We convened last night for our third practice of the History Era. "Whiskey Rebellion" and "The Great Stink" are coming right along. We're still a little fuzzy on the transitions from verse to chorus and back again as well as the beginnings and ends. The songs are probably 80% there. I really like both of these bass lines, but "Whiskey Rebellion" is my favorite that I've composed in a long time. The way we play it reminds me of what I love about playing in a band. I remember back in 1998 when Josh assembled the first band I ever played with when he said, "When you take the guitars and bass and add drums, everything is just...perfect." I thought of that as Daniel was shredding out the solo and the rest of us collapsed so smoothly into the verse chords.

The one that lags behind is my own composition, "Bob Dole," which we have not quite figured out. I had some plans for it, like lead guitar suggestions and to have the lead guitar and bass to follow the vocal melody in the bridge. Kelly's changes to the chords and vocal melody made me toss away all I had in mind. What I'll suggest at next practice is to go with the Violent Femmes influence to make it stand out more from the rest of the songs and sound less like "Elephants." I have some ideas to drop in some instrumental breaks and maybe pull the drums back in a couple of places.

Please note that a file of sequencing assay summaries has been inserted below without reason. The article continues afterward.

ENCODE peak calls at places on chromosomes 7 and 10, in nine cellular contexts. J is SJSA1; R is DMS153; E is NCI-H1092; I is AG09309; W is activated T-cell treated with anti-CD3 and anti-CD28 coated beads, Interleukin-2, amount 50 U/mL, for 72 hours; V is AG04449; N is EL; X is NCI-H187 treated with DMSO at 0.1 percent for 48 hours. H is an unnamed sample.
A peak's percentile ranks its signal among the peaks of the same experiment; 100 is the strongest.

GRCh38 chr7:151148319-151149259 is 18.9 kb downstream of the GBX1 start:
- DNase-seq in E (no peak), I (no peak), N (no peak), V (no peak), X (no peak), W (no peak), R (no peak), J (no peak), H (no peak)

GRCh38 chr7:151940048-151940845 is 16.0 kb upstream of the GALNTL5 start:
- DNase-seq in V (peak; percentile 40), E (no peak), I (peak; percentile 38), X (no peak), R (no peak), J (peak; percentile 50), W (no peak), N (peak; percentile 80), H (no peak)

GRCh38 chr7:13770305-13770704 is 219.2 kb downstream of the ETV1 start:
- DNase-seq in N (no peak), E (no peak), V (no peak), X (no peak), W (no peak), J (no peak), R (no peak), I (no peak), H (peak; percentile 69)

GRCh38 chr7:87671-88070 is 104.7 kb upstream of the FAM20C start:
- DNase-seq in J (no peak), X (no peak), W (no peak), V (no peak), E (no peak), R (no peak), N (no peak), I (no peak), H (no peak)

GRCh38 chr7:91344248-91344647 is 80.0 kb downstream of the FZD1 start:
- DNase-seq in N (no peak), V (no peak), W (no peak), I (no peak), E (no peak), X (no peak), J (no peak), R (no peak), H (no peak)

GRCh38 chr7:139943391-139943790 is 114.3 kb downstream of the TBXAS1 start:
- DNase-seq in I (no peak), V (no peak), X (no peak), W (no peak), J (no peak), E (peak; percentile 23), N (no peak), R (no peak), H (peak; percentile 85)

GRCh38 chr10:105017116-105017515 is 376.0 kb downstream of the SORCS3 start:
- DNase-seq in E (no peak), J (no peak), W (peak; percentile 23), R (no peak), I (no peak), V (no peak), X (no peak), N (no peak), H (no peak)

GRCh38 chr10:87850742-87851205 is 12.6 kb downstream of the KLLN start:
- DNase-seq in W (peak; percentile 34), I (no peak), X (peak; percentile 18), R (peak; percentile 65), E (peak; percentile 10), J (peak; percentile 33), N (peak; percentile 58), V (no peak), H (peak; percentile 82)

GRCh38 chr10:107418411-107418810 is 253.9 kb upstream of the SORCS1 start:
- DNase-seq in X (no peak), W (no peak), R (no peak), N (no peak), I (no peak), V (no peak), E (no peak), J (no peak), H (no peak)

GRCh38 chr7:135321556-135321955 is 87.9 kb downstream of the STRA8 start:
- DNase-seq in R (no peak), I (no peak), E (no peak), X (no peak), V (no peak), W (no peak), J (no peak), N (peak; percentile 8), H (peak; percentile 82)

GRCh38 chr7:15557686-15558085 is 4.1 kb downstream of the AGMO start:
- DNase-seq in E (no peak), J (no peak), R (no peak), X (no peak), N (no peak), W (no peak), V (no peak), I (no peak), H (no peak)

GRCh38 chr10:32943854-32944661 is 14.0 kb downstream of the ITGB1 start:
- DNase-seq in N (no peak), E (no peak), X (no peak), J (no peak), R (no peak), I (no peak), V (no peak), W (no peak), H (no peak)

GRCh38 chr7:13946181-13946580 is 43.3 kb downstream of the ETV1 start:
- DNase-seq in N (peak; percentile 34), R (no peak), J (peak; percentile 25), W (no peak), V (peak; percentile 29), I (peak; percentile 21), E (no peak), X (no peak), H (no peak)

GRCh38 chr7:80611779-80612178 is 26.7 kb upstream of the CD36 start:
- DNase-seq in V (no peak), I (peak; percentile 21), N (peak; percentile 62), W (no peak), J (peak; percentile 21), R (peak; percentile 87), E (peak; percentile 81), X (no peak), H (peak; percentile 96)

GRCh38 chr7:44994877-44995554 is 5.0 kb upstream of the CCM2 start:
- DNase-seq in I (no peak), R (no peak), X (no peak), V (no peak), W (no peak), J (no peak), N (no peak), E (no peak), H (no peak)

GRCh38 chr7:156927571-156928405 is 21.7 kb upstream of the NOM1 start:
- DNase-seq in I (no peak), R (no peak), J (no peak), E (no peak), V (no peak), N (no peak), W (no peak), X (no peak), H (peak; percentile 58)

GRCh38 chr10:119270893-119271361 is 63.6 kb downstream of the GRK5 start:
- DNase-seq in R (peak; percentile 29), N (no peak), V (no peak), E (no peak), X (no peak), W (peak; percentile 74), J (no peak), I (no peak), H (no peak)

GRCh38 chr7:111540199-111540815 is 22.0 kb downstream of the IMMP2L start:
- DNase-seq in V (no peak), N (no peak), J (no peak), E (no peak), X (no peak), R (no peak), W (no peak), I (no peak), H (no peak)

We finally made a band attempt at "Election of 1800," and none of us knows what to do with it. We alternated in styles and tempos as Kelly sang through the song, in the end making no decision on what direction to take with it. I suggested that we simply record it to possibly put on the record with Kelly singing with acoustic guitar and then some soft, maybe Radiohead-like noise behind it. Kelly didn't seem to like that idea. I doubt we'll have it ready for the two shows we have at the end of the month.

I've noticed that since we've started playing these songs, I have little to no interest in the songs from Whimsical in Reverse. I still love them and all, but I could take them or leave them in our live sets and am more interested in building up our history set. Granted, we just put out the record and still need to play those songs to help promote it, but there are three songs that I could go a long time without playing. We'll keep rocking them, and that's fine, and I'm guessing the two sets at the end of the month will be the first chance for us to leave some of the second-stringers on the bench for a night while we break in the new guys on our basketball court of rock (with a full-court press, no less).

Friday, January 2, 2009

Writing Right Along

Last night was our second practice with the new songs. We all left Monday night feeling good, yet concerned. Last night changed all that, and the new tunes are coming together quite well. It just goes to show that practicing is something we do very well.